In the icy, inky depths of the Atlantic ocean, 800 metres below the surface, lie a range of hills covered with large coral reefs.
Royal Netherlands Institute for Sea Research (NIOZ) researcher Furu Mienis studied the formation of these unknown cold-water kins of the better-known tropical corals.
These reefs can be found along the eastern continental slope from Morocco to Norway, on the Mid-Atlantic Ridge and on the western continental slope along the east coast of Canada and the US. Mienis studied the area to the west of Ireland.
Mienis analysed environmental factors like temperature, current speed and flow direction of seawater as these determine the growth of cold-water corals and the carbonate mounds.
The measurements were made using bottom landers, observatories placed on the seabed from the NIOZ oceanographic research vessel 'Pelagia' and brought back to the surface a year later.
Cold-water corals are mainly found on the tops of carbonate mounds in areas where the current is high due to strong internal waves. These waves are caused by tidal currents and lead to an increase in local turbulence that results in the seawater being strongly mixed in a vertical direction.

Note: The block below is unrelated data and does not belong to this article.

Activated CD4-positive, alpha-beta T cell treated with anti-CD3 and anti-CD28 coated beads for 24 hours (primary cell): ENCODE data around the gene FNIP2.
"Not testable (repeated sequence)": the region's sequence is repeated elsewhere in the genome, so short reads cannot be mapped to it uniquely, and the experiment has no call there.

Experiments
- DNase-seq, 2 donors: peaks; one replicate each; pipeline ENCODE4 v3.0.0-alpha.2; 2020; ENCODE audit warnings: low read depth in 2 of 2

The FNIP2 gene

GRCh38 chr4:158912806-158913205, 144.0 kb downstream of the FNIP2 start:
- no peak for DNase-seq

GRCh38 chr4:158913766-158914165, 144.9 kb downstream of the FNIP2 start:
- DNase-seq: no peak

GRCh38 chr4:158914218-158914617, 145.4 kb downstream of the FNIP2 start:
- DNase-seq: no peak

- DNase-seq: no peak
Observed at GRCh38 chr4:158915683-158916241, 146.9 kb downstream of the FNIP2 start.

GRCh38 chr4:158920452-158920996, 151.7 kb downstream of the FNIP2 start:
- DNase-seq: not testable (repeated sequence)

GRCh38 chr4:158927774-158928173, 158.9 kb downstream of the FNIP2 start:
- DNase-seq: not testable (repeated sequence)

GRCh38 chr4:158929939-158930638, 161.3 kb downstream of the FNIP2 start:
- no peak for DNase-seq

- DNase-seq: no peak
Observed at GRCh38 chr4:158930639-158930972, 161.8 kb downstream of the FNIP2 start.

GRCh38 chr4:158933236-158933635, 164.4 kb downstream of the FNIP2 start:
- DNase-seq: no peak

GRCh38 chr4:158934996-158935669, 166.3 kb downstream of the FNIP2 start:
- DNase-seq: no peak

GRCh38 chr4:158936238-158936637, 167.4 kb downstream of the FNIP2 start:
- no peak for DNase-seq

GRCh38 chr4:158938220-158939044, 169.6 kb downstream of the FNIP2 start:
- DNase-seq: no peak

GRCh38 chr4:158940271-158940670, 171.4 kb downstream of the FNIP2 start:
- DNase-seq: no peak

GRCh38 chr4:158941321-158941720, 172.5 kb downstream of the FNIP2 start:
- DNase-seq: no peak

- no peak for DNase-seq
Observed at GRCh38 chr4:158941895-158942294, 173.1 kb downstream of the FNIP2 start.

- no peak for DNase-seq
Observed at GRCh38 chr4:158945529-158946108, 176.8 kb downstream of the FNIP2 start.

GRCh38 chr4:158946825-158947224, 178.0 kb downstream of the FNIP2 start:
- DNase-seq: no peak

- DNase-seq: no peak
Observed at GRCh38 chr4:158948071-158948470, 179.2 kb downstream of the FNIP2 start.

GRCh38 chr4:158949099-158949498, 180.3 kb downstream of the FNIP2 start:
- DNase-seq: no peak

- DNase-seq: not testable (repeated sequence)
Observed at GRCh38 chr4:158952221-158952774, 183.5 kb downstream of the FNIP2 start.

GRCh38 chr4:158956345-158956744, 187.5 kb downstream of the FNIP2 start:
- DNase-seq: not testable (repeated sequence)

The outcome is the creation of a kind of highway between the nutrient-rich, sunlit zone at the sea surface and the deep, dark strata where the 380 metre-high tops of the mounds are found, according to a Netherlands Organisation for Scientific Research (NWO) release.
This allows the cold-water corals to feed on algae and zooplankton that live in the upper layers of the sea. Lophelia pertusa and Madrepora oculata are the most important coral species found on the European continental slopes.